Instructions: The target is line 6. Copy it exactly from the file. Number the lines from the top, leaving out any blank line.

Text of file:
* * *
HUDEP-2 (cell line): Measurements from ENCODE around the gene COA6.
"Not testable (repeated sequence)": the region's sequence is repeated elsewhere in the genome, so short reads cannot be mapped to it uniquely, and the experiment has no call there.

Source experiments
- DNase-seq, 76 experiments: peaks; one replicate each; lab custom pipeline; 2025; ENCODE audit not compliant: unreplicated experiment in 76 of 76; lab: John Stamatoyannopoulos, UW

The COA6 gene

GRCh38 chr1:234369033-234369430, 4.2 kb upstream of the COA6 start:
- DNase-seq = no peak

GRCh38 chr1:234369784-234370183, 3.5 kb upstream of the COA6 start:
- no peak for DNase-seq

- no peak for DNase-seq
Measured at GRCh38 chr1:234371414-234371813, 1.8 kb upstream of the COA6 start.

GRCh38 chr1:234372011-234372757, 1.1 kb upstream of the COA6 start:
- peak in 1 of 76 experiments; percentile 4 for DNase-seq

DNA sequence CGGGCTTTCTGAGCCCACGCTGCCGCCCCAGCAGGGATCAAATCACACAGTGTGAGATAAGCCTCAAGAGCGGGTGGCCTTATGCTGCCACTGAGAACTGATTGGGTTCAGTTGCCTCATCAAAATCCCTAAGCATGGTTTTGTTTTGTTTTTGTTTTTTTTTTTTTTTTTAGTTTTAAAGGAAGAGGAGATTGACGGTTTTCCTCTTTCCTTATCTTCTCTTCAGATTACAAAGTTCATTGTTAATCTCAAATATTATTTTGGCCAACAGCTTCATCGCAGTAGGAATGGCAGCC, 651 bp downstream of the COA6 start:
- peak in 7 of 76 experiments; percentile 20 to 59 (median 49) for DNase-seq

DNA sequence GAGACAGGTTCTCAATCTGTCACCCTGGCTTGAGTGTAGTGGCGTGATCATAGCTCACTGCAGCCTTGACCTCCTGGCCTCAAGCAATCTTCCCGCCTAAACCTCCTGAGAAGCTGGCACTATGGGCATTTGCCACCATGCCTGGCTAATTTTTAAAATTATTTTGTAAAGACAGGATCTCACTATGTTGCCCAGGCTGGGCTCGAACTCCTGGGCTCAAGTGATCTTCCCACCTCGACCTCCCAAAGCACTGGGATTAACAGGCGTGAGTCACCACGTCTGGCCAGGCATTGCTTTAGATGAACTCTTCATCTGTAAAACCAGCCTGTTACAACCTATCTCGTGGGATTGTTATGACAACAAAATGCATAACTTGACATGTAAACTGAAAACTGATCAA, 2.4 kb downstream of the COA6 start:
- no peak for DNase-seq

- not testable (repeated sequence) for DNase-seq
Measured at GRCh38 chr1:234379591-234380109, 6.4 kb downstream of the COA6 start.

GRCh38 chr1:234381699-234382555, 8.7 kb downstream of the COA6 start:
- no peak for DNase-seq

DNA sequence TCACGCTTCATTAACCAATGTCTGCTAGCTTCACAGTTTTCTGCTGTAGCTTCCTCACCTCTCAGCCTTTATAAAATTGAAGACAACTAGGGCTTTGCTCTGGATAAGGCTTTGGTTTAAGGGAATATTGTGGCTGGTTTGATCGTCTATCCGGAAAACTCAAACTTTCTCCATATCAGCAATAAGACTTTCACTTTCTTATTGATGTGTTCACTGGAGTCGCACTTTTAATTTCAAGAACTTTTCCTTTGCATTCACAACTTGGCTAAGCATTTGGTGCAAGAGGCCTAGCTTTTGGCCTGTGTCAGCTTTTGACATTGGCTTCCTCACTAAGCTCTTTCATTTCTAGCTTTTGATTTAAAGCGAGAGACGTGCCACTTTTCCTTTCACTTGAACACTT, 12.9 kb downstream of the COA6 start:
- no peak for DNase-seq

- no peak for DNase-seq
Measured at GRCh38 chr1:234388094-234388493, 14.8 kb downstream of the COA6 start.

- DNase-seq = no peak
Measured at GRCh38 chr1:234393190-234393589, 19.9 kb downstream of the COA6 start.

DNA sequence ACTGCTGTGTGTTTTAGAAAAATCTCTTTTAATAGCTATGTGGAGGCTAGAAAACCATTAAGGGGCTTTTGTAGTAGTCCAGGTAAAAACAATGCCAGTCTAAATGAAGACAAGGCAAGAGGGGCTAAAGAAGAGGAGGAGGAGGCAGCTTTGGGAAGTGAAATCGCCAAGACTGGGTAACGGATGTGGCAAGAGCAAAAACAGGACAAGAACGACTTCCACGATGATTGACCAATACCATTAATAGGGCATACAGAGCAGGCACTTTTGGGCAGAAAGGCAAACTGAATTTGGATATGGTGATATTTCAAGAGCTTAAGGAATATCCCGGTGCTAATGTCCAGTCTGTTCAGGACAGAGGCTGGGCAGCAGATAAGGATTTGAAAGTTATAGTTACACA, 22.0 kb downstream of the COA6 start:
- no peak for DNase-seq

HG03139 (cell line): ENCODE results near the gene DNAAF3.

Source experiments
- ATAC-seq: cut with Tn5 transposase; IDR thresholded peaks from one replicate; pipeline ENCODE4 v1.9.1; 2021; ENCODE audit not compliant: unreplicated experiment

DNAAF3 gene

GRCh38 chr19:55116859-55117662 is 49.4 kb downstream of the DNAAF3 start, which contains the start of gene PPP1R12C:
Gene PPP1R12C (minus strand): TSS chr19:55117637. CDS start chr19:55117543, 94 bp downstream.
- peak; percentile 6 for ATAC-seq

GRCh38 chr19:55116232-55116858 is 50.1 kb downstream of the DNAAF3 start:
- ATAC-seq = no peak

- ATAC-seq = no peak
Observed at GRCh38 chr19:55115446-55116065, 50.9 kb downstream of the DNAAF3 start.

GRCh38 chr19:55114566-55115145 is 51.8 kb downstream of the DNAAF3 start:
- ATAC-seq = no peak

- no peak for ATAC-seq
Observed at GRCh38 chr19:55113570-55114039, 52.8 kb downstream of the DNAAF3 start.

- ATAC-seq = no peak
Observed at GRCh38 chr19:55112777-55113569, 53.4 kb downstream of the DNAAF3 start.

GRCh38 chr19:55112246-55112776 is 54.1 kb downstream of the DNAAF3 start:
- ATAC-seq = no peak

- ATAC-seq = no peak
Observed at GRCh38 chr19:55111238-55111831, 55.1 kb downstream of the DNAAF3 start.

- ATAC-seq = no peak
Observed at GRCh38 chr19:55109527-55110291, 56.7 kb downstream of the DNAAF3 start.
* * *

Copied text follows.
GRCh38 chr1:234369033-234369430, 4.2 kb upstream of the COA6 start: